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SDN: Just Simplify

May 11, 2016

Two top benefits of SDN and how they can be realized in your network.

SDN SimplifiedSDN offers a number of benefits to those who implement and deploy it. Out of the many, two are especially noteworthy: reduced operational costs and reduced network complexity. The acceleration of IoT and the introduction of 5G will increase the complexity of the network. Addressing these trends will also require additional network management, increasing operational costs. The answer is simple; it’s time to begin migrating to SDN.

SDN centralizes and automates many routine network administration tasks, freeing up network operators’ time while reducing operational costs. Administrators gain the ability to have greater control over their network infrastructure with SDN, leading to better customization and optimization, and further decreasing OpEx as well.

On top of this, SDN abstracts the network (especially important for the diversity of IoT subnets) and introduces programmability to the network. This makes networks viewable as communication fabrics, allowing for easier management and control, and less complexity. As stated in the ONF SDN definition, SDN “decouples the network control and forwarding functions enabling the network control to become directly programmable and the underlying infrastructure to be abstracted for applications and network services.” With SDN, networks in turn become simplified.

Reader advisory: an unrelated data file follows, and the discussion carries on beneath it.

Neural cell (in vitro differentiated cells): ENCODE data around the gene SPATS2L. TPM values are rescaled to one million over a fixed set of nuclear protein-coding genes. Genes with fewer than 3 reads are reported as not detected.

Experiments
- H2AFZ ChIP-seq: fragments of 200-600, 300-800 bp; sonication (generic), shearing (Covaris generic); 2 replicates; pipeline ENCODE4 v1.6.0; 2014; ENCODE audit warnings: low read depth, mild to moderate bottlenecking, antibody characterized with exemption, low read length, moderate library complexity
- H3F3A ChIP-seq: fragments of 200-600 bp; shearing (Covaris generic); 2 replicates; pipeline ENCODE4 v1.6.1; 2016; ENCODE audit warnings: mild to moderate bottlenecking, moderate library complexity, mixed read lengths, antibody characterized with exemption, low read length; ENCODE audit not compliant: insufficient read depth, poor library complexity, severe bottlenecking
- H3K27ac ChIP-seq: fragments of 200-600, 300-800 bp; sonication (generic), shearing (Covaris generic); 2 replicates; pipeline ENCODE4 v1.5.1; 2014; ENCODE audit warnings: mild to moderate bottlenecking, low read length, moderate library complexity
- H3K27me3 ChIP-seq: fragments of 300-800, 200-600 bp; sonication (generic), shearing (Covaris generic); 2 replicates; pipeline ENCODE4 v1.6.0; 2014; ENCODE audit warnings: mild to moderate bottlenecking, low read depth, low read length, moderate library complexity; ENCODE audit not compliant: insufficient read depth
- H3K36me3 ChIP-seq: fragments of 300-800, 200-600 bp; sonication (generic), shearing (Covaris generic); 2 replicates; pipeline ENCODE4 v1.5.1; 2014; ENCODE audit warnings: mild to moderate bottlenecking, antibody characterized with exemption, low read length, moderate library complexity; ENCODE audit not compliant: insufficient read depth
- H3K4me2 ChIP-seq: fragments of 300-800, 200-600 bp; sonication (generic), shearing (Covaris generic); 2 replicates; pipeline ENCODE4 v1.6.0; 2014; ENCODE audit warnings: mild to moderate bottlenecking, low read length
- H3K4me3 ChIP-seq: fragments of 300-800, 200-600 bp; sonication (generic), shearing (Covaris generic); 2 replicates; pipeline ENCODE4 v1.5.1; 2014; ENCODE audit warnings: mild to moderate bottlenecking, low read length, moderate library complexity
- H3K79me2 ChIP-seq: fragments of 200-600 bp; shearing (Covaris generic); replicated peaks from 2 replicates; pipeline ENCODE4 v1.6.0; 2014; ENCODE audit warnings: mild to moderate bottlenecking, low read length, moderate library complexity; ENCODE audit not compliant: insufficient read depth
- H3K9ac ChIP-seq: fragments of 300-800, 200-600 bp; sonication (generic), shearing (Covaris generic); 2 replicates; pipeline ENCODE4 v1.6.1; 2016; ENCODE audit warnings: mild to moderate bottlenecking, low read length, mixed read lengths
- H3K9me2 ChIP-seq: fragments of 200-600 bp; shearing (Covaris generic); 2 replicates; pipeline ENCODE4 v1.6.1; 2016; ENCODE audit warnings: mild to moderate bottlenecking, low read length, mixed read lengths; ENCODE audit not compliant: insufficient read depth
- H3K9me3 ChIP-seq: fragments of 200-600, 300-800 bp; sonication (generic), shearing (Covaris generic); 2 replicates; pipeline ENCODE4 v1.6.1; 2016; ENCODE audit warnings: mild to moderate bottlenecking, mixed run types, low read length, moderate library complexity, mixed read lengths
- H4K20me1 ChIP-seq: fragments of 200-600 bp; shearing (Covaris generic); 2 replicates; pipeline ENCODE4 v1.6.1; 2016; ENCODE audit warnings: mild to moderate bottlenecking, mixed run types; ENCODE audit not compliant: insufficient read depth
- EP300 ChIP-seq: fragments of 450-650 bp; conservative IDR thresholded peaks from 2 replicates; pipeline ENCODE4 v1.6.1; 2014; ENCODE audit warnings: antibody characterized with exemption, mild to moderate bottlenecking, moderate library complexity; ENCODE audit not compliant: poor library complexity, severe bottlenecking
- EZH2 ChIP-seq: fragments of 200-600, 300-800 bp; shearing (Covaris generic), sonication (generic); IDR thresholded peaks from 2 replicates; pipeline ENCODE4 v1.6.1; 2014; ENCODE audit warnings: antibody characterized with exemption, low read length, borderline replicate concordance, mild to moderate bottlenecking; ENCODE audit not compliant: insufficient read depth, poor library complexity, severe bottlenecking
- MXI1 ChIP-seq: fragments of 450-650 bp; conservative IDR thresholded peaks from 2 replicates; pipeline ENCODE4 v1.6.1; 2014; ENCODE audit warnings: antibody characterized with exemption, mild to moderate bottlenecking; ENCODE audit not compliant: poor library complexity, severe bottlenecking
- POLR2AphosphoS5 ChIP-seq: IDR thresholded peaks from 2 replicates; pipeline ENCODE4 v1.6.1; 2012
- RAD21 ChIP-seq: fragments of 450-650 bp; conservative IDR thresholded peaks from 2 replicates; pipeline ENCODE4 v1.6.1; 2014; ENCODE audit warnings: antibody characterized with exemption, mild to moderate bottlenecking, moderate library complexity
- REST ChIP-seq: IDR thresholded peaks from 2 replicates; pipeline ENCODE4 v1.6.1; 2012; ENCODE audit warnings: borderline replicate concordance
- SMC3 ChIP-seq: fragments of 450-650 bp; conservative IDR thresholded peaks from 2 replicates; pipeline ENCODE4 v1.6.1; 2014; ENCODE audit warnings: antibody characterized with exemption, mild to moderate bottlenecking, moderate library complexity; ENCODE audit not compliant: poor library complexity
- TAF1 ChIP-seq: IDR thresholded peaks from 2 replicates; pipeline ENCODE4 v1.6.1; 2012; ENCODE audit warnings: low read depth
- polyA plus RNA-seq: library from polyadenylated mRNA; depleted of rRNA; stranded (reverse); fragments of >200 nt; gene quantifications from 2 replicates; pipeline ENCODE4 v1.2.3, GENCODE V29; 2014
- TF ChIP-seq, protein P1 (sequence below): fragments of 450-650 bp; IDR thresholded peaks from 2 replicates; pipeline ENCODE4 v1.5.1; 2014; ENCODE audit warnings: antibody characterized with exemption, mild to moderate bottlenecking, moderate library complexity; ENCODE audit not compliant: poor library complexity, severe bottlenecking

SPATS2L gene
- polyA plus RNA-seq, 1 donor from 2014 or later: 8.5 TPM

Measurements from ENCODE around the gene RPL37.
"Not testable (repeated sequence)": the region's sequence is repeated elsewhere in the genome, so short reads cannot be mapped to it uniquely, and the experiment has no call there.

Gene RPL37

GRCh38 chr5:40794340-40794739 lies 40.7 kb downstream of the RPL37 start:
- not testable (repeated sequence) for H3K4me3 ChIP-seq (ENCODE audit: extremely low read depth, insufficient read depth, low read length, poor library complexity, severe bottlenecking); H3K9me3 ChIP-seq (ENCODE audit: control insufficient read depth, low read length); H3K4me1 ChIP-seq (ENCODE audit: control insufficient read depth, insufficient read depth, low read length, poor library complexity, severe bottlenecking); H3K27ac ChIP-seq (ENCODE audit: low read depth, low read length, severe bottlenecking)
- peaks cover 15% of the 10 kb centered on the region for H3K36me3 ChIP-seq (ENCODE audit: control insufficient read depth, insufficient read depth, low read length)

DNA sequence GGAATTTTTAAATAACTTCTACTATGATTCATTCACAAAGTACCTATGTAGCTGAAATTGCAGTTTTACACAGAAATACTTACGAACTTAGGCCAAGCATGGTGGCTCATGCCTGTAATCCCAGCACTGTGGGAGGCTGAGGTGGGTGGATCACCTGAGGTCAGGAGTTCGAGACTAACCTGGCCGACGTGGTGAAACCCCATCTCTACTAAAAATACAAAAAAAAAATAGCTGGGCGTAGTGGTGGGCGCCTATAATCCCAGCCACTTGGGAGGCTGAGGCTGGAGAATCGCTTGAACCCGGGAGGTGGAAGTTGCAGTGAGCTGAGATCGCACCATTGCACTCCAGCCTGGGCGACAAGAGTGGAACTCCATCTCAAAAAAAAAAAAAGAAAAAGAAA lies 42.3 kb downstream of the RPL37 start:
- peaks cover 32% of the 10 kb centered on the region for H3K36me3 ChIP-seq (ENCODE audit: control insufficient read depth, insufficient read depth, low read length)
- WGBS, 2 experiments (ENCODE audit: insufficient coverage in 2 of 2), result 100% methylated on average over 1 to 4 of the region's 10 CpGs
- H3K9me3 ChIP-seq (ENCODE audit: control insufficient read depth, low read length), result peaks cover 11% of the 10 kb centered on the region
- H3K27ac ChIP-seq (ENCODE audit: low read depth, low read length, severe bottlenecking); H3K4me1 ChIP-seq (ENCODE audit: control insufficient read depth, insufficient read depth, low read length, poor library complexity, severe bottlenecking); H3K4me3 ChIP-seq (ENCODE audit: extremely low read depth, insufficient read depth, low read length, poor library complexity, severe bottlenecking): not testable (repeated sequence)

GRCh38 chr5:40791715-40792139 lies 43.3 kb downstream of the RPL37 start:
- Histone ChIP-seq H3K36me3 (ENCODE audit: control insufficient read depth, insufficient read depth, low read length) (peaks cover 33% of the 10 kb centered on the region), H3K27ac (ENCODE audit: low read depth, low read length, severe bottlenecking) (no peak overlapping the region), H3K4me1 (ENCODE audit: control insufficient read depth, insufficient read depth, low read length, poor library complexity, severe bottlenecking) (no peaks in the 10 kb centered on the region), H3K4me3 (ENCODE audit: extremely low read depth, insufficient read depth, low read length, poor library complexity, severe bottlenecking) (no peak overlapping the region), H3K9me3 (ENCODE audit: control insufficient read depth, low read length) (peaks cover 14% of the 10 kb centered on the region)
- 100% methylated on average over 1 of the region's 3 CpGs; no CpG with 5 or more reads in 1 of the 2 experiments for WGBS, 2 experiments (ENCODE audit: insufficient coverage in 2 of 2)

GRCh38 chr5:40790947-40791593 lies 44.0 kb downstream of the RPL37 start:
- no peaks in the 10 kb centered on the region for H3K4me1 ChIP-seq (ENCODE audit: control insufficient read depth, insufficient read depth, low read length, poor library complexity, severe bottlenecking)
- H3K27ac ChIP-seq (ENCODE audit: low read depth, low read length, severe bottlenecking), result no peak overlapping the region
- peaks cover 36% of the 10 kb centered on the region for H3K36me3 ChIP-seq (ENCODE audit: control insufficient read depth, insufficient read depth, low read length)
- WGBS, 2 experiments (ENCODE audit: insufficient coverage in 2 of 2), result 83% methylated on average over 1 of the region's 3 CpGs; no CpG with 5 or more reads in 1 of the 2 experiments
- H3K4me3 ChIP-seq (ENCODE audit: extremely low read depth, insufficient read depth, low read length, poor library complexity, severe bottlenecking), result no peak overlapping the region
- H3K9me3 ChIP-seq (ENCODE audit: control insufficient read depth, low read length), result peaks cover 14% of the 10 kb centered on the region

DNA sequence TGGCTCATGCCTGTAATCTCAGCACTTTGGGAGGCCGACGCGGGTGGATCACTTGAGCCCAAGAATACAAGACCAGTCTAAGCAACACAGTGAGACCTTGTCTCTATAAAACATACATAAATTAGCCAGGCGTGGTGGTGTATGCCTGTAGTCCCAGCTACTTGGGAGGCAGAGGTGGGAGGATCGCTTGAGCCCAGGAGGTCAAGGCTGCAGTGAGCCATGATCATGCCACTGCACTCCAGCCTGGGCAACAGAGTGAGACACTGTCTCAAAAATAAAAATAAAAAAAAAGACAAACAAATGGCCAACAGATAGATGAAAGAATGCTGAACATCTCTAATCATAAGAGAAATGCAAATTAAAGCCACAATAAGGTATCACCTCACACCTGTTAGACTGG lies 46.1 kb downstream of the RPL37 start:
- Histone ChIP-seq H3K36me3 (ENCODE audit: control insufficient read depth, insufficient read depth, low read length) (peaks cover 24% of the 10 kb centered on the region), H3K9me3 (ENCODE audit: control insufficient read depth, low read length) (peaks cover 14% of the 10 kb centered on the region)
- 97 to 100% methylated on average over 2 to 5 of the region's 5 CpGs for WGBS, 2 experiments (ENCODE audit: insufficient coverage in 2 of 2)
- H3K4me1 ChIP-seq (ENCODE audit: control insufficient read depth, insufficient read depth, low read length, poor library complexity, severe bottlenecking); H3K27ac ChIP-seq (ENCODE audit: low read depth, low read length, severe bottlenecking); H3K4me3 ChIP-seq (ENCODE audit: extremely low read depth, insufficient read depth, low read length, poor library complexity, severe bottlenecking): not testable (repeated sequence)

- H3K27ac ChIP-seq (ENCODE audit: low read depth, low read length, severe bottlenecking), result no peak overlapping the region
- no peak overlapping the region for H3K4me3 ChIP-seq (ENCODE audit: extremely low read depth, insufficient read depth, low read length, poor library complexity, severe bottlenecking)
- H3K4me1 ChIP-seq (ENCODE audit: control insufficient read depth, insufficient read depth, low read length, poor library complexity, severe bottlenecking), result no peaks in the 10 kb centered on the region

In order to attain the two benefits detailed above, it’s important to understand how to effectively migrate to SDN and to decide which aspects of your network to migrate first, especially in a brownfield environment. To achieve SDN success, and reap the benefits, you must carefully plan ahead. Having a comprehensive “plan of attack” for your SDN migration is key to becoming fully integrated. Take a look at our blog post outlining the four initial steps you need to take for SDN success, as well as our specification paper “Migration Use Cases and Methods” from our technical library for more information.

As networks become larger and more intricate, using SDN to reduce operational costs and complexity will be ideal and necessary for businesses. SDN can also enable companies to offer new services faster for greater marketplace differentiation. Stay tuned – a blog post about this business benefit of SDN is coming in a couple of weeks!

– Dan Pitt, Executive Director